Kyle Stevenson: The Road Dog Who Could
You know you’re in for a good story time when Kyle Stevenson begins one with, “somehow…”
There are no shortages of stories with Stevenson, just as there is no shortage to the hilarity, the absurdity, the outrageousness of them all.
This one is rather tame.
“Somehow,” he begins, “one of my friends and I were able to sneak into this VIP area. I got to see Rosie [Sean Rosenthal] bounce two balls over the pier in that match.”
And that is where this beach volleyball life began, in earnest, for Kyle Stevenson. The roots had already been planted. His father played on the Palisades High team with Randy Stoklos, a team that knocked off a guy named Karch Kiraly and won state. The genetics were there. And they were not, it must be noted, there for football.
It took one play for Stevenson, a Dev Program player for 1440, to rule out a football career. As a freshman in high school, he was the backup quarterback – “just the holder,” he said, laughing – and on the one play he got in, he broke his collarbone. That collarbone knocked him out for the rest of football season and also the ensuing basketball season, leaving Stevenson with option three: volleyball.
So it began.
Over the summers, Stevenson, 27, took to the beach, playing on the USA Volleyball High Performance team. He didn’t expect to make the traveling team, awarded to the top four players of the eight in the program, in 2009, when he was a junior in high school.
And yet, somehow…
He ended up in Alanya, Turkey, competing for the United States in his first FIVB with Parker Kalmbach.
“I definitely got bit by the travel bug,” he said of that tournament, where he finished 17th. “Like, wow, I get to do this, go travel places. It’s pretty awesome. Once I got picked for that team I was like ‘Might as well start getting good at this game.’”
It led to more high performance teams, more watching AVPs, more stories.
And then, somehow…
He was main draw for the majority of the 2016 NVL season, with his good friend Chris Long.
“Going to battle with Chris, that was when volleyball was the most fun because he was my best friend,” Stevenson said. “It didn’t feel like a job where you had to perform. It was just going out with your buddy and seeing if you can win together.”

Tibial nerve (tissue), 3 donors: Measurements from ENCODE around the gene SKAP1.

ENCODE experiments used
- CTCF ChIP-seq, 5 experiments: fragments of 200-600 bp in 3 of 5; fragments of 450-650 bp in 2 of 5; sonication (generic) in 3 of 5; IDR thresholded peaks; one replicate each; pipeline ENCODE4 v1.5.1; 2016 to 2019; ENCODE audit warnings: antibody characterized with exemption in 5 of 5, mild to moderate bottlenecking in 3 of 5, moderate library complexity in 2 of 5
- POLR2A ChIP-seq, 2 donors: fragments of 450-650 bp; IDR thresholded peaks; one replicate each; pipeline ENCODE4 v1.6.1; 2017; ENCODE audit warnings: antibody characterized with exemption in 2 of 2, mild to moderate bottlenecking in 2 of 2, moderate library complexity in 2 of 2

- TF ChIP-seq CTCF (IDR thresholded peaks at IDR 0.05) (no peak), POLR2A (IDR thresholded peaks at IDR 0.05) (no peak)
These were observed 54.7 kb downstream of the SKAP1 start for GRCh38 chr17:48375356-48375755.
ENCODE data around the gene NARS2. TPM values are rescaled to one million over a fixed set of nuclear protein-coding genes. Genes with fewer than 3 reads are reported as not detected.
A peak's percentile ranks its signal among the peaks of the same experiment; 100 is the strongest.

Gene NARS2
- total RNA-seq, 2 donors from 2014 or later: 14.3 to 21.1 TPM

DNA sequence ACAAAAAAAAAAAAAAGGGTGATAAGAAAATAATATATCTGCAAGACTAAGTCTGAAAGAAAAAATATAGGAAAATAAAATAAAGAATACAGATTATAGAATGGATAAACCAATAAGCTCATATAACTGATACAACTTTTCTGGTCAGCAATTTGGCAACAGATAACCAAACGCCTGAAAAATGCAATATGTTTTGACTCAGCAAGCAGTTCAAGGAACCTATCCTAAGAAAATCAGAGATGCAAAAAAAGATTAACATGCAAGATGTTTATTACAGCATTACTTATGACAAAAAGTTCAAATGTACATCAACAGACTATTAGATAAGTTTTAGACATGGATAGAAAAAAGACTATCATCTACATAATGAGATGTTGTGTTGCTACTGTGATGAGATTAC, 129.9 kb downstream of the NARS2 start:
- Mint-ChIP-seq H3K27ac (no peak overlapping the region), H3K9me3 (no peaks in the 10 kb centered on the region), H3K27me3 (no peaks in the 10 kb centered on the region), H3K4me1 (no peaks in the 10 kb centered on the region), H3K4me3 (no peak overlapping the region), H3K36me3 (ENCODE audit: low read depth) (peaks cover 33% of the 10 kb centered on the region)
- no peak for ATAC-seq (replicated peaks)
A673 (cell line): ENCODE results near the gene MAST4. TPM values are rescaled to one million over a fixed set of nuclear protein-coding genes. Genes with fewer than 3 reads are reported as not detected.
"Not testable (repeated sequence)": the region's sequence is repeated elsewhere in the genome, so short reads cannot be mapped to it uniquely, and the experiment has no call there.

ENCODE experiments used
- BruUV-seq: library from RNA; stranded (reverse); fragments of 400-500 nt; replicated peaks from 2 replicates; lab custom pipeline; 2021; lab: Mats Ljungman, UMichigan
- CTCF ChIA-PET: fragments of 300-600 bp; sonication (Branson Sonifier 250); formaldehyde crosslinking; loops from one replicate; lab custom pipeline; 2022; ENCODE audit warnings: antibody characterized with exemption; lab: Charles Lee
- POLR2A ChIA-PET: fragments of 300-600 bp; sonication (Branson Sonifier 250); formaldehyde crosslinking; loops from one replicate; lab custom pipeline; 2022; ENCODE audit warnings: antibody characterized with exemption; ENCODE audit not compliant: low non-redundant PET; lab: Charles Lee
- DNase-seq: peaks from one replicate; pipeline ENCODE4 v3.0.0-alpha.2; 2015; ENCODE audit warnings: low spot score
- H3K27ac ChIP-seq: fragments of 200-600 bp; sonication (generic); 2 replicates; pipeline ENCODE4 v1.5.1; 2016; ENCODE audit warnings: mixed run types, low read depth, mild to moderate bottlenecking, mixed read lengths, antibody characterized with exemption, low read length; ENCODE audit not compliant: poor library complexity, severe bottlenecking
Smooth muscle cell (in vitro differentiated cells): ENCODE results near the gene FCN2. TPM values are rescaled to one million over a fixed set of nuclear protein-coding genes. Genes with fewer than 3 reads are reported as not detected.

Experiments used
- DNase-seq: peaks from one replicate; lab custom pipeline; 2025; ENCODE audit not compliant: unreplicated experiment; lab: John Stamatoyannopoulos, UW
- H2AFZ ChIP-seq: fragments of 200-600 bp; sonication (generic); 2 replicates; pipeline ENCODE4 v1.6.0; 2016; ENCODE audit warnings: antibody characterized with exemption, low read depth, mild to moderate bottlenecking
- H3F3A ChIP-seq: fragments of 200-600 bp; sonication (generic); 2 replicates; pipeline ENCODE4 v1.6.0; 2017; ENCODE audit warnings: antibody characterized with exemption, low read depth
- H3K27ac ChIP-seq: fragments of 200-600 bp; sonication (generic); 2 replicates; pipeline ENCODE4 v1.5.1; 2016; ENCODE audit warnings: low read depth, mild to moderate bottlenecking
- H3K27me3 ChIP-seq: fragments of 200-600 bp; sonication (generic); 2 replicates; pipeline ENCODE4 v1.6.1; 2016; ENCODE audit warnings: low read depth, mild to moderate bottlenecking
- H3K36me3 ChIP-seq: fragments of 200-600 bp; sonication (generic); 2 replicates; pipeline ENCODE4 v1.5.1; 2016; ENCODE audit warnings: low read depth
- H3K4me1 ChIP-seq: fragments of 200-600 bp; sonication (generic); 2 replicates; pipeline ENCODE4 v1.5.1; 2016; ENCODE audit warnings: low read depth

That year was where the “somehow” stories become nearly endless.
“Somehow” he and Chris Vaughan and Eric Zaun wound up in Oshkosh, Wisconsin, Christmas caroling in July, armed with three awful voices and a surprisingly delightful talent with the harmonica, disrupting every campfire at the Waupaca Boatride with wonderfully terrible renditions of a song called “Sahara” that Zaun found fantastic.
“Somehow” he created what is now affectionately known as the Road Dog Breakfast: A 7-11 Slurpee and nerd rope.
“Somehow” couch surfing became the vogue means of sleeping, and the term “road dog” went viral.
“Just silly goose time,” he said of that season.
He isn’t all jokes, either, Stevenson. He just knows how to create memories for the boys, with the boys. If the tournament goes well, he has that as a lasting memory. If not? Why not harmonica till the wee hours of the morning with your buddies?
“I actually never thought that was why I do it but it definitely seems that every time I go to a trip or something, I’m always trying to make a memory of that trip,” he said. “Going through those experiences with my friends. That’s definitely why I do it.”
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